Süleymaniye Medical Medrese - II
Although we have no sources fully explaining the teaching and the educational methods followed in the Süleymaniye Medical Medrese, it is understood from its deed (vakfiye), the laws for courts and medreses (ilmiye kanunnameleri) and primary sources belonging to the classical period (1300-1600), that the teaching was formerly carried out in terms of master-apprentice method. In the deed, we can't see a clear statement about the days and hours of the courses. But, we know in general, that Süleyman the Magnificent stipulated to teach five courses a day on four weekdays. Regarding the holidays, it is thought that pre-Ottoman practices were followed: Tuesday, Thursday, Friday and festival days were holidays and the rest was for teaching. But these holidays could be lessened accordingly.
Abbé Toderini who lived between 1781-1786 in Istanbul, gives information about the teaching method in the Medical Medrese of Süleymaniye in a chapter of his famous book De La Littérature Des Turcs. According to Toderini, Turkish teachers taught courses in general pathology and surgery in Suleymaniye. Beside Turkish students, the courses were open to those who wished. There wasn't any obstacle for Europeans to attend these courses. Ubezio, a physician, said that he followed the courses many times as a listener. The teaching method consisted of reading medical books, studying diseases and medicines through clinical observations and benefiting from physicians' knowledge and advices.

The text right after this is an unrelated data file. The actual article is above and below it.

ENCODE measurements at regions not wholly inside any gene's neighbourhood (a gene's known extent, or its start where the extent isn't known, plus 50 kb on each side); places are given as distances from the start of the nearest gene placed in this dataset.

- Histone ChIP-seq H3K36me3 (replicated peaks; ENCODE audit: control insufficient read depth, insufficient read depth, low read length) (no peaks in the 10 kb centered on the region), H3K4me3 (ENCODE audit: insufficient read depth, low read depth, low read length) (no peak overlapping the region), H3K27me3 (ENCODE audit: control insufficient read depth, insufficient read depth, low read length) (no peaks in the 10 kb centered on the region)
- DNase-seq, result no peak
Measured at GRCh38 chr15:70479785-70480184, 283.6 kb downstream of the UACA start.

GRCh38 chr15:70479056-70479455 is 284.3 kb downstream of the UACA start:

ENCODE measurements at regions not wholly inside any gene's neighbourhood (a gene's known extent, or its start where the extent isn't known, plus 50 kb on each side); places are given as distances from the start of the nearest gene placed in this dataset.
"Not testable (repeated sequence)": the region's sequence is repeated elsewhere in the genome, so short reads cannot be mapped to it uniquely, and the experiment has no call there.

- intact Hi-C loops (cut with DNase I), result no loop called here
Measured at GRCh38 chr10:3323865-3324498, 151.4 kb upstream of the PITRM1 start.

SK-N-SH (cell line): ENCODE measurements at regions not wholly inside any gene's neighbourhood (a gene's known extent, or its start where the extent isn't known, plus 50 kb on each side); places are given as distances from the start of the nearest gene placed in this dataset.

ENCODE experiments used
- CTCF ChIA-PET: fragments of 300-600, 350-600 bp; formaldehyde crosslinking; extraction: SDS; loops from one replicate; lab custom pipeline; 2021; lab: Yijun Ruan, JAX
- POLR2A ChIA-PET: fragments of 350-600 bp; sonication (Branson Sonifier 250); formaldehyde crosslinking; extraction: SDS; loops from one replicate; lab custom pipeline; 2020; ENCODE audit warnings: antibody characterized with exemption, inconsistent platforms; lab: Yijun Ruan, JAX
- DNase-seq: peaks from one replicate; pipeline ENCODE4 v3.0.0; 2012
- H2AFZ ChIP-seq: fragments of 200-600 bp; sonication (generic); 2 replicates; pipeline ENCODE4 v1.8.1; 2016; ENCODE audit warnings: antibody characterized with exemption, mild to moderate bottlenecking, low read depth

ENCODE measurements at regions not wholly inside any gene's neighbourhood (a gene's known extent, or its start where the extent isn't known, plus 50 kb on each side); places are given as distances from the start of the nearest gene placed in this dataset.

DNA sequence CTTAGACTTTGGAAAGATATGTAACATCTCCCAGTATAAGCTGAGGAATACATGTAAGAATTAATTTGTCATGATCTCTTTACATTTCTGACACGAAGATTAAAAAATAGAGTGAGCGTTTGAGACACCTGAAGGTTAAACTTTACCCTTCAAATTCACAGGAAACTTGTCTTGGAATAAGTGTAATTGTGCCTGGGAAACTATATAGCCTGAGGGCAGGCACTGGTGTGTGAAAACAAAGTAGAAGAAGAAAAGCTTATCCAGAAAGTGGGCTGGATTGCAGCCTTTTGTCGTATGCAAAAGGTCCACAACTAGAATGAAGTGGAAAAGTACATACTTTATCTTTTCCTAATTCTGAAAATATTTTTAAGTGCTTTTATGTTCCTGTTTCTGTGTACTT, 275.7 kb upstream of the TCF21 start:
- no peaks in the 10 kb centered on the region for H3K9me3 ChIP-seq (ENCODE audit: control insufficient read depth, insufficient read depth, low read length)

The textbooks used in the Süleymaniye Medical Medrese are only generally mentioned in the deed and other sources. Hasan Bey-zade Ahmed Paşa (d.1636) in his Tarih says that"Tabîb danişmendleri kütüb-i tıbdan ol medresede ders okurlar" But he doesn't mention the names of the textbooks. On the other hand, according to the deed courses on logic (ilm-i mizan), medicine (ilm-i ebdan) and fenn-i hikmet (ulum-i akliye, rational sciences) were somehow taught in the medical medrese.
This medrese offered medical education for about three centuries long and functioned as an infrastructural institution providing doctors for almost all Ottoman medical institutions and mostly for the Fatih Hospital (Istanbul). The Süleymaniye Medical Medrese's graduates or students such as Osman Saib Efendi, Abdulhak Molla and Mustafa Behçet Efendi were among the founders and teachers of the modern medical school in 1827. Thus, they pioneered in modernizing the medical education in Turkey.